Garner Cleveland Record

Johnston campaign aims to boost student attendance

Each year, thousands of Johnston County students miss more than 16 days of school – the definition of chronic absenteeism, according to social workers.

This past school year alone, 2,485 of the county’s nearly 22,500 K-8 students were chronically absent.

Because thwarting truancy is a major part of their job, the school system’s social workers try to intervene and map strategies for families struggling to get their kids to class. But with just 12 social workers spread over 42 schools, the task can be overwhelming.

So Johnston County’s school social workers are looking for help. They’re launching a campaign this fall to raise awareness and stem the tide of on chronic absenteeism, which they say is a community issue.

Susan Kelly, the district’s lead social worker, said when students are regularly absent or late to class, they are more likely to become high school dropouts.

In addition, a student’s persistent truancy or tardiness can affect the entire classroom, as teachers devoteprecious time to keeping absent kids caught up, Kelly said.

As they prepare to roll out the attendance campaign, dubbed “Show up to move up,” social workers said parents, teachers, staff and administrators can help them reducing chronic absenteeism.

“As much as we would like to spend time with a family, we don’t always get that opportunity,” Kelly said.

Planks in the “Show up to move up” platform include:

▪  Videos for students and parents to get the conversation going.

▪  Encouraging schools to create incentives for maintained or improved attendance.

▪  Getting parents on campus and involved in activities.

▪  Connecting parents and staff to medical providers who can help treat students with illnesses keeping them from school.

▪  Public service announcements through posters and social media.

State law requires children between the ages of 7 and 16 to attend school. But children under 7 who are enrolled in kindergarten through second grade are also subject to the law.

Johnston County schools notify parents each time a student misses school.

After three unexcused absences, someone at the school makes verbal contact with the student’s parent or legal guardian.

After the sixth unexcused absence, the school sends the parents a written letter, letting them know they might be prosecuted for violating the attendance law. Principals also contact school social workers, who can start trying to figure out why a student is missing class.

After 10 unexcused absences, the district tries to determine if the family is making abn effort at home. It also explores its options.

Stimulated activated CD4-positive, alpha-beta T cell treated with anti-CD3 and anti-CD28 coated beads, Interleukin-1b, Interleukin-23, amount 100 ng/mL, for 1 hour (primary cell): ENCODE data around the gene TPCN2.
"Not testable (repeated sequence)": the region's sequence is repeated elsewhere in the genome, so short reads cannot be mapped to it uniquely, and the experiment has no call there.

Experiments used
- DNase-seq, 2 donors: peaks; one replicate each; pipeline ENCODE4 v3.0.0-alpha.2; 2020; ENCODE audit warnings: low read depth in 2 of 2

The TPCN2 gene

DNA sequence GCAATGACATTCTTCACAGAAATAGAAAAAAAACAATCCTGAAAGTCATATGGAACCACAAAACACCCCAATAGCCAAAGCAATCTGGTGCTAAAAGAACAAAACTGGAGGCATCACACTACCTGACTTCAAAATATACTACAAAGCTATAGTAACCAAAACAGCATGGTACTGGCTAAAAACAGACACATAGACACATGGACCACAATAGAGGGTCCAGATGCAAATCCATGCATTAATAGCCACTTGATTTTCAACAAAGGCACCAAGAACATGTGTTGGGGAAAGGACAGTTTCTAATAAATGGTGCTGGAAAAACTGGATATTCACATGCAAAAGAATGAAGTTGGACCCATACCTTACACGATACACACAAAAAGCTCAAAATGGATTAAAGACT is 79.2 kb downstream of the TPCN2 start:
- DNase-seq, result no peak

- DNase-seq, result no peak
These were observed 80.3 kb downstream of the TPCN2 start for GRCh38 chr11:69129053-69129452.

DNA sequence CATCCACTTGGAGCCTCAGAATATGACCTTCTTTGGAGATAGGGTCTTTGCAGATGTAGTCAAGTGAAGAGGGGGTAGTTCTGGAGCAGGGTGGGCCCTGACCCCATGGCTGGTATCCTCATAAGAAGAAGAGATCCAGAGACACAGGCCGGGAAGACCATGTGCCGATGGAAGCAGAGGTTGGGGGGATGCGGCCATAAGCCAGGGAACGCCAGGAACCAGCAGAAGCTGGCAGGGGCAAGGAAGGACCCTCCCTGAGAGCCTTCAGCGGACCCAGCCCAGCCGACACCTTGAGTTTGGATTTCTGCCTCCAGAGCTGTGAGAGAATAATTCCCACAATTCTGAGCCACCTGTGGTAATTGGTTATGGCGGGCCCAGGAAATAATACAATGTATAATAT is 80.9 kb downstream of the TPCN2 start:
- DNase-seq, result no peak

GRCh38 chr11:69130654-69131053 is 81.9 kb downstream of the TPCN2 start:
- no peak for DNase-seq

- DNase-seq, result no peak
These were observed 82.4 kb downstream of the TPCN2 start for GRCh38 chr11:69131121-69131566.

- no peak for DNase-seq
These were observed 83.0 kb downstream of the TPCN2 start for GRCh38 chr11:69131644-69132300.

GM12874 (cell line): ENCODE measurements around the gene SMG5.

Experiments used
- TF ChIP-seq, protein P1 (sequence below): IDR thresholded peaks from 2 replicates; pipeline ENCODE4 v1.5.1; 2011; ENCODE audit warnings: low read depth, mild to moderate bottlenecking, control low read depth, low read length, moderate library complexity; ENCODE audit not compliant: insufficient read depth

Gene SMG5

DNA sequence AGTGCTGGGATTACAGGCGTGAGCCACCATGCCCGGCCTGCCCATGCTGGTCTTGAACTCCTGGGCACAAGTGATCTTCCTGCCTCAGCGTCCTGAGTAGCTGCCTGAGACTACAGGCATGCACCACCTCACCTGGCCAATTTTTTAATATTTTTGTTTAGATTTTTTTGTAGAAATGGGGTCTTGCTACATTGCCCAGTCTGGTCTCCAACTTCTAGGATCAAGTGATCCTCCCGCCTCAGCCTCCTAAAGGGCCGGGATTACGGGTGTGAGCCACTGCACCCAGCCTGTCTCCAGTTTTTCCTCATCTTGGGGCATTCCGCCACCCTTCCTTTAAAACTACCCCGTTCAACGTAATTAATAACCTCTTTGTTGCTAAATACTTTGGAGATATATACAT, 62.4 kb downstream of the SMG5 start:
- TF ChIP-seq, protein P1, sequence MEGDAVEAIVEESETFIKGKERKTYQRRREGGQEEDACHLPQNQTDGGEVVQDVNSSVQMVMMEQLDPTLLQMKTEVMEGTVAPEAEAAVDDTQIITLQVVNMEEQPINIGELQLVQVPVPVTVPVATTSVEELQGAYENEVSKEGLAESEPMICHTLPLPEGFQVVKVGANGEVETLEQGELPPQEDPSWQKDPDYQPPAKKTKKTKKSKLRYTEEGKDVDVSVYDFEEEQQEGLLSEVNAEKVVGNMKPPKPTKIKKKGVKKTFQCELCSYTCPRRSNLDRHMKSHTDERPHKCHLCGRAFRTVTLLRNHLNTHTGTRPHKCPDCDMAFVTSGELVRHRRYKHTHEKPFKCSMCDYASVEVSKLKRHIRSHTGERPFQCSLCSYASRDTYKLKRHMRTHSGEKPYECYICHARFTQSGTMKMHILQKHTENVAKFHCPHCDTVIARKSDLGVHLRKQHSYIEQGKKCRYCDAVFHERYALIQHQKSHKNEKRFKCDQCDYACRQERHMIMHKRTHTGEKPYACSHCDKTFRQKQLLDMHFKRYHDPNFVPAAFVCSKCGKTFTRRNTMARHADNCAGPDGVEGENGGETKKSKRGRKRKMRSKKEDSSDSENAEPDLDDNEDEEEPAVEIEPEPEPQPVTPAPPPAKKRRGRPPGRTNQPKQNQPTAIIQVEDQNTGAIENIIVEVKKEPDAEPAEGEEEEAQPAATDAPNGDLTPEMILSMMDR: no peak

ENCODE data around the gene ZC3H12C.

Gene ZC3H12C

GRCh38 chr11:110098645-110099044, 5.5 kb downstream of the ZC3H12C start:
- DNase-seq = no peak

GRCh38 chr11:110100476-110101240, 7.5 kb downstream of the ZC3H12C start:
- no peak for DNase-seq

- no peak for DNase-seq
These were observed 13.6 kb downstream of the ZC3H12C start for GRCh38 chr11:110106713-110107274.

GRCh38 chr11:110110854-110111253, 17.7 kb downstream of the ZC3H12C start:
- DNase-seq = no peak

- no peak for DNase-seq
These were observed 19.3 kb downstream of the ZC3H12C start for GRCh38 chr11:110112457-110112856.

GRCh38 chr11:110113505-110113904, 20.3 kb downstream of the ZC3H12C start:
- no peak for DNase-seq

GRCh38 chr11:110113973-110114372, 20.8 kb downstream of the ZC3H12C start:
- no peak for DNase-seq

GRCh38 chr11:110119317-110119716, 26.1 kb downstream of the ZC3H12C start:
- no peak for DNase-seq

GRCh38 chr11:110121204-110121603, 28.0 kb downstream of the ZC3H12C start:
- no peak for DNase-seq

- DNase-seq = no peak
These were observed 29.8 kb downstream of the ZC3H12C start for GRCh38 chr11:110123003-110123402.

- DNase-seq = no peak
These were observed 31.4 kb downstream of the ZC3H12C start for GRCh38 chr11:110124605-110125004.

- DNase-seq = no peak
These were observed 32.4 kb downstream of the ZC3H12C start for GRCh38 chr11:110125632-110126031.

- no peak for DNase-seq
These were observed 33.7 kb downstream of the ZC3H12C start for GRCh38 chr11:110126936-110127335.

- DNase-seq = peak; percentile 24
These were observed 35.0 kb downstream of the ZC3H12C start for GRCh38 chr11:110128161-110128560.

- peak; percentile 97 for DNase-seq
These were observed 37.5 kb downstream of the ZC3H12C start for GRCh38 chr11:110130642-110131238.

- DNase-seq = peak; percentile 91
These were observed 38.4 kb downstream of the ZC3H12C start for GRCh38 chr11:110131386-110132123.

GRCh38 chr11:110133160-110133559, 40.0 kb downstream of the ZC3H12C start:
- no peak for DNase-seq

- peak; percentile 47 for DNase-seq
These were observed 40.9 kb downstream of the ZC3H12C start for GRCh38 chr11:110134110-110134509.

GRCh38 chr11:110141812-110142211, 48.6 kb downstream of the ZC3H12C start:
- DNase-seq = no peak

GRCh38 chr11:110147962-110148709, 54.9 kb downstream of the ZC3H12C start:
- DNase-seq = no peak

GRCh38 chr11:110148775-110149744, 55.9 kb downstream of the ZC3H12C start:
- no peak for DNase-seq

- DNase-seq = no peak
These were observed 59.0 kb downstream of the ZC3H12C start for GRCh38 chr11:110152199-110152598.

One option is court, though the schools seldom take that route, citing just 36 people with violating the state’s attendance law in 2014.

Keith Gordon, a Johnston County assistant district attorney who handles truancy cases, said the DA’s office takes the school attendance law seriously. However, he doesn’t view convicting a parent as a success.

Rather, he’d prefer to identify the potential for chronic absenteeism early on, alert the parents and take the steps needed to fix the problem.

“If a parent is locked up for 120 days in jail and the kid isn’t going to school, nobody has won,” Gordon said.

That’s one of the reasons the Truancy Intervention Partnership exists. The group, made up of representatives from the DA’s office, school district, Department of Social Services and other agencies, meets with parents of elementary school children flirting with violating the attendance law.

Gordon, who represents the DA’s office at the partnership meetings, said while each case is different, absenteeism often stems from one of situations.

One is the child who suffers from a chronic illness. The other is the parent who is under economic stress and needs help.

“It’s a single parent with one car and several kids, and they are working multiple jobs,” Gordon said. “The kid misses the bus, and there’s no back-up.”

A common thread through through the cases he sees is parents not knowing about the help that exists, Gordon said. That’s where the intervention partnership and planned attendance campaign can come in handy, he said.

Tips for parents include setting a routine, said school social worker Kristen Percy. Something as simple as putting your child’s shoes next to the door can go a long way, she said.

“I don’t know if parents understand how few days it takes to be chronically absent,” Percy said. “It adds up very quickly; you need to be very diligent.”

Other tips for parents include getting involved in school activities, developing relationships with the school nurse and having a back-up plan in case something goes wrong during the morning routine.

Social workers plan to promote those tips when the attendance campaign gets rolling. The kick-off is scheduled for September.

Dunn: 919-553-7234, Ext. 104